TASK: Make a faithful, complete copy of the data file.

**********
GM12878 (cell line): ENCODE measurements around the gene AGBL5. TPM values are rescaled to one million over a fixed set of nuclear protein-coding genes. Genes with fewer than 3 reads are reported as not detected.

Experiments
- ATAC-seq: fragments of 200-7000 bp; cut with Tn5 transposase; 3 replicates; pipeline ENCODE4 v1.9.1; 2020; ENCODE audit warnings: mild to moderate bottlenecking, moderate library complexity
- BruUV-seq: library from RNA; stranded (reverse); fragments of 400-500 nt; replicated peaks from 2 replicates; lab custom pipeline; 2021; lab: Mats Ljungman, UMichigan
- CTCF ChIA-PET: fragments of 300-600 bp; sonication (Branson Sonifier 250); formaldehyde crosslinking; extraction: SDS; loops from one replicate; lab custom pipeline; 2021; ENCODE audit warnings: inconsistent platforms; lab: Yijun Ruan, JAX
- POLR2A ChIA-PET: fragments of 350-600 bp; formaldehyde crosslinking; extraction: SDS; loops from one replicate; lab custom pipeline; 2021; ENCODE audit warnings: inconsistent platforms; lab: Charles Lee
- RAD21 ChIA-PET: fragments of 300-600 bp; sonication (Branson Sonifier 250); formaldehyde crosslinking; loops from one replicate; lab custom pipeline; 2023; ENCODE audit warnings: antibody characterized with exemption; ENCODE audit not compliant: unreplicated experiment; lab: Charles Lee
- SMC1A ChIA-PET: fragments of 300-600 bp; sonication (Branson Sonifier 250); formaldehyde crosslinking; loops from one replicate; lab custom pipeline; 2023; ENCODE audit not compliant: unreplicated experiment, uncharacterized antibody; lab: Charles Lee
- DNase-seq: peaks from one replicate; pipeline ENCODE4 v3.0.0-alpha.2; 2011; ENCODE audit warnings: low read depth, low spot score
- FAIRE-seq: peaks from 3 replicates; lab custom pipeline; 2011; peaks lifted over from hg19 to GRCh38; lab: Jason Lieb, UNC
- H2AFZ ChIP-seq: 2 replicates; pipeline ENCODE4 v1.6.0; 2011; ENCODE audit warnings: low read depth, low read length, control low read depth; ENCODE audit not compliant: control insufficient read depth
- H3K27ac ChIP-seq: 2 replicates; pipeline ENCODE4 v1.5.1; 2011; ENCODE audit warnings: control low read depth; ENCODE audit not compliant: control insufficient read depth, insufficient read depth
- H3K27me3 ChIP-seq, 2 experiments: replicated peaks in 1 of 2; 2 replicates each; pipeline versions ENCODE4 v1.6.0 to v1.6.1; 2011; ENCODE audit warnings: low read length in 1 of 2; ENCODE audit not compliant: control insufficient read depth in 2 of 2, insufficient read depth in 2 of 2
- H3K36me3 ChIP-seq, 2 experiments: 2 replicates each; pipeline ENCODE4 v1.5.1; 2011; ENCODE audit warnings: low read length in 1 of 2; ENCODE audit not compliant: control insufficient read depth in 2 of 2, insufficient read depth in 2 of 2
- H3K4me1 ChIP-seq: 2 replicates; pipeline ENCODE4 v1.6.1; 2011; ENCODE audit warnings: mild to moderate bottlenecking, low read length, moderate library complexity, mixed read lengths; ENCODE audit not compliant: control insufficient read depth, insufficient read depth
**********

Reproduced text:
GM12878 (cell line): ENCODE measurements around the gene AGBL5. TPM values are rescaled to one million over a fixed set of nuclear protein-coding genes. Genes with fewer than 3 reads are reported as not detected.

Experiments
- ATAC-seq: fragments of 200-7000 bp; cut with Tn5 transposase; 3 replicates; pipeline ENCODE4 v1.9.1; 2020; ENCODE audit warnings: mild to moderate bottlenecking, moderate library complexity
- BruUV-seq: library from RNA; stranded (reverse); fragments of 400-500 nt; replicated peaks from 2 replicates; lab custom pipeline; 2021; lab: Mats Ljungman, UMichigan
- CTCF ChIA-PET: fragments of 300-600 bp; sonication (Branson Sonifier 250); formaldehyde crosslinking; extraction: SDS; loops from one replicate; lab custom pipeline; 2021; ENCODE audit warnings: inconsistent platforms; lab: Yijun Ruan, JAX
- POLR2A ChIA-PET: fragments of 350-600 bp; formaldehyde crosslinking; extraction: SDS; loops from one replicate; lab custom pipeline; 2021; ENCODE audit warnings: inconsistent platforms; lab: Charles Lee
- RAD21 ChIA-PET: fragments of 300-600 bp; sonication (Branson Sonifier 250); formaldehyde crosslinking; loops from one replicate; lab custom pipeline; 2023; ENCODE audit warnings: antibody characterized with exemption; ENCODE audit not compliant: unreplicated experiment; lab: Charles Lee
- SMC1A ChIA-PET: fragments of 300-600 bp; sonication (Branson Sonifier 250); formaldehyde crosslinking; loops from one replicate; lab custom pipeline; 2023; ENCODE audit not compliant: unreplicated experiment, uncharacterized antibody; lab: Charles Lee
- DNase-seq: peaks from one replicate; pipeline ENCODE4 v3.0.0-alpha.2; 2011; ENCODE audit warnings: low read depth, low spot score
- FAIRE-seq: peaks from 3 replicates; lab custom pipeline; 2011; peaks lifted over from hg19 to GRCh38; lab: Jason Lieb, UNC
- H2AFZ ChIP-seq: 2 replicates; pipeline ENCODE4 v1.6.0; 2011; ENCODE audit warnings: low read depth, low read length, control low read depth; ENCODE audit not compliant: control insufficient read depth
- H3K27ac ChIP-seq: 2 replicates; pipeline ENCODE4 v1.5.1; 2011; ENCODE audit warnings: control low read depth; ENCODE audit not compliant: control insufficient read depth, insufficient read depth
- H3K27me3 ChIP-seq, 2 experiments: replicated peaks in 1 of 2; 2 replicates each; pipeline versions ENCODE4 v1.6.0 to v1.6.1; 2011; ENCODE audit warnings: low read length in 1 of 2; ENCODE audit not compliant: control insufficient read depth in 2 of 2, insufficient read depth in 2 of 2
- H3K36me3 ChIP-seq, 2 experiments: 2 replicates each; pipeline ENCODE4 v1.5.1; 2011; ENCODE audit warnings: low read length in 1 of 2; ENCODE audit not compliant: control insufficient read depth in 2 of 2, insufficient read depth in 2 of 2
- H3K4me1 ChIP-seq: 2 replicates; pipeline ENCODE4 v1.6.1; 2011; ENCODE audit warnings: mild to moderate bottlenecking, low read length, moderate library complexity, mixed read lengths; ENCODE audit not compliant: control insufficient read depth, insufficient read depth